Wednesday, November 26, 2008

What's that smell?

Why it's onions, of course! Heaps of chopped onions waiting to be dehydrated or frozen.

Heaps of raw onions waiting to be chopped. (And those quart jars in the back are freshly dehydrated onions. I'm afraid you can't tell in the picture, but these onions are HUGE--like close to the size of Elodie's head. Not that she has a huge head or anything.)

And heaps of dirty, partially frozen, partially rotten onions in the garage waiting to be sorted and chopped.

Where does one family get close to 200 pounds of onions (that's Aaron's estimate)? You may have seen it on the Today show Monday morning (I didn't, but my parents did). Miller Farm, about 1 hour north of Denver, opened their farm up to the public to come and harvest FREE produce left in their fields. As I've already mentioned in this blog, we like free stuff, especially free food, so we headed up to Miller Farm Saturday morning at 9:00, right when they opened, to find literally THOUSANDS of people there, meaning a good deal of traffic to actually park and get picking. Aaron was supposed to be at work at 11:00, and as I mentioned, this place is an hour away from town, so we were in a BIT of a hurry when we finally parked. Anyone who knows Aaron knows that he takes on manual labor like a workhorse at racehorse speeds, so we (OK, mostly he--I'm 7 1/2 months pregnant and had Elodie and Xander to monitor) got right to work. It just so happened that we parked right next to the onion fields, meaning that it was definitely the most convenient to fill up our bags full of onions, run them to the car, and then come back for more onions. Now that we're nose-deep in onions, I can't quite remember why, but we decided not to go to the carrot, potato, leek, beet or kohlrabi fields until we had 10 20-lb bags of onions. Aaron then dashed over to a potato field while I took a tractor ride with the kids (Xander's farm experience would have been completely lacking without it) only to discover that the potatoes were much harder to harvest because that field wasn't already dug up like the onion fields were. So he shoveled out one 20-lb bag of potatoes, and then moved on to carrots, which also had to be dug. Meanwhile, the kids helped me grab up the partially-edible carrots which were on the surface. By this time, Aaron was going to be late for work, but we had more bags to fill, so for some reason, we decided we should go get some red onions because you can fill your bags up really fast with those. So we grabbed up three bags full. As I meandered to the car with the kids, Aaron sprinted over and noticed that some GIANT kohlrabi were easily accessible to the car, so he shoved a couple bags full of those. Does anyone know what to do with about 50 pounds of kohlrabi? I'm afraid I don't even know quite what to do with one pound of it. So please post your favorite kohlrabi recipe in the comments.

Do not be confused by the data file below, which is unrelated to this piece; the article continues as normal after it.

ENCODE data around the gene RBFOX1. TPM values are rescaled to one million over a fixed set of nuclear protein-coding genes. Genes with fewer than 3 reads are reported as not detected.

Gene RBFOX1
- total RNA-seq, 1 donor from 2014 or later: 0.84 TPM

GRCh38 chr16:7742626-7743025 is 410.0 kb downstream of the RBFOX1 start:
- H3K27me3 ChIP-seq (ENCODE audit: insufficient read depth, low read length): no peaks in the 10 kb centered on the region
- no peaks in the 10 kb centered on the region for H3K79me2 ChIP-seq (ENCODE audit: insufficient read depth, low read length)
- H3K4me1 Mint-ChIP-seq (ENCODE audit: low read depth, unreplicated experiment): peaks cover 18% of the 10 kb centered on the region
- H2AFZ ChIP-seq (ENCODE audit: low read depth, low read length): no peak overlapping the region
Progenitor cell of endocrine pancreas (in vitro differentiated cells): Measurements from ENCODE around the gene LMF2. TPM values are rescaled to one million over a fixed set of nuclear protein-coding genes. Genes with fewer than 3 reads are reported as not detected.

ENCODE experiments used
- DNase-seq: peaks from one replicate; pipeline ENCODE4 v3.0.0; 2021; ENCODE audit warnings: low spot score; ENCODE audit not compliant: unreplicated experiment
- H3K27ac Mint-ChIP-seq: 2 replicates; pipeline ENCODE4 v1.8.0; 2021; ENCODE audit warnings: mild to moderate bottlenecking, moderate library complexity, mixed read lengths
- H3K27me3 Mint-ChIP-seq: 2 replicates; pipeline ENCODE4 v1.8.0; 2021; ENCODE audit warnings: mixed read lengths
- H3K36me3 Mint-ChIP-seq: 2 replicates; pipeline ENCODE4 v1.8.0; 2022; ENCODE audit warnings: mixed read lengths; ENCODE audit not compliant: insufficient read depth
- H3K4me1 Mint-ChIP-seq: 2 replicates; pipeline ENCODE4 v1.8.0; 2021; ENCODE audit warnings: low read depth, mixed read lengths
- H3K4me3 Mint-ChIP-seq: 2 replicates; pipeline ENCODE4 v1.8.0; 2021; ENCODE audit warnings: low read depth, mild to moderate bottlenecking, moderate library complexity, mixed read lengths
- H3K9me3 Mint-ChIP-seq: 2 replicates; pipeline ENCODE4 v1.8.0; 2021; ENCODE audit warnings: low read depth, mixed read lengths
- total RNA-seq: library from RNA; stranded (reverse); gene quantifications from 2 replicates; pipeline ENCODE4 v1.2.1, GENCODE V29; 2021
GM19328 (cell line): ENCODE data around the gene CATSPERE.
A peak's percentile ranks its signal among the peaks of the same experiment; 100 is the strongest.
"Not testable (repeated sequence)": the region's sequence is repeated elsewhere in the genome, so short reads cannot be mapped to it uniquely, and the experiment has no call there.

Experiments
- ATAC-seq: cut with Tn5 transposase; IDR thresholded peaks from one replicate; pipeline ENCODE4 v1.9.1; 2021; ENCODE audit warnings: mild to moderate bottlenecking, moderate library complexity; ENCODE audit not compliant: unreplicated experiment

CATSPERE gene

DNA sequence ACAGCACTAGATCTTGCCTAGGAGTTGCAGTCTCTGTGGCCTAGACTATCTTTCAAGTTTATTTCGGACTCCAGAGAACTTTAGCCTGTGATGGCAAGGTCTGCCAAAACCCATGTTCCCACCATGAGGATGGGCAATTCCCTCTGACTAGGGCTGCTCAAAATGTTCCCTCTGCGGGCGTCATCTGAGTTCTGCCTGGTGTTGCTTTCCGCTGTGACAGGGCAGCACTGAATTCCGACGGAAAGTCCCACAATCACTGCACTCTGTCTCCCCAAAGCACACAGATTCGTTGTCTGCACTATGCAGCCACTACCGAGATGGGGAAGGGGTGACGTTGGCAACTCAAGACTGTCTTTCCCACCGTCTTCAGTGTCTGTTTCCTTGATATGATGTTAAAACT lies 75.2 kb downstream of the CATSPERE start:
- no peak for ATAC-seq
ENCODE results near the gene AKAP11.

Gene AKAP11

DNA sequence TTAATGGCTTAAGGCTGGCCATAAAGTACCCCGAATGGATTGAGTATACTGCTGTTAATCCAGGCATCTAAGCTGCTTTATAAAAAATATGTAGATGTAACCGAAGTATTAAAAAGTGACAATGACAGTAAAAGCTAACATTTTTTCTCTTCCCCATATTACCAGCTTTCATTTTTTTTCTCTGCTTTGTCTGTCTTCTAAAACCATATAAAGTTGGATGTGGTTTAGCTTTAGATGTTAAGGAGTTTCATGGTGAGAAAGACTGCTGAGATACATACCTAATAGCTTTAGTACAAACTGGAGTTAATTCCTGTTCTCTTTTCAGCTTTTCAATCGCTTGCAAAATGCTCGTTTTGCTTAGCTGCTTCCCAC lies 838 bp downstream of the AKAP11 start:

I have indicated that this farm grows giant vegetables. Check out the size of this carrot!! Not to mention the character--take a close look. It has a nice nubbin nose, a nubbin ear, two eyes chewed by some little animal, leafy hair, and even one very long nosehair. We thought it was hilarious, so we took a picture of it before we chopped it up and threw it in our three-bean soup. This one carrot made over 2 cups of chopped carrots.
Yes, indeed, we have enjoyed a bounteous harvest at this Thanksgiving time. As Aaron finally crawled into bed last night at 2:00am after chopping and sorting all those onions pictured above, he was tired, but just radiating with gratitude for the abundant blessings manifested in the incredible onion stench permeating our home. When I snuggled up to him and said, "wow, you stink," he said, "aren't we so blessed?" (Did I mention that Aaron's a workhorse? He got home from studying on campus at about 10:00pm and I think the stench of partially rotting onions in the garage where he was parking his bike motivated him to preserve the onions before they all perish and dwindle into a heap of compost.) Alas, I'd better stop blogging and go get another batch in the dehydrators! Aaron has left me without excuse by doing all the stinky prep work!


Tracy said...

I gotta go with the obvious on this one: Wow. That's a lot of onions. Congratulations?

Matthew K said...

I should mention that I pick onions as a job when I was 11 and 12 years old (we also picked radishes and weeded a lot of fields). I would come home every day smelling like onions. Good thing I was only 12 and not old enough to date, the girls would have run the other way.

Karey said...

Oh, my goodness! I cannot even imagine what I would do with 200 lbs of onions. Let alone kohlrabi. I don't even know what that is. Best of luck to you, and I hope that your house does not permanently stink of onions!

Chris said...

you guys are super industrious. Whoa. I think dehydrating is a great idea.
I need a farm like that one near me!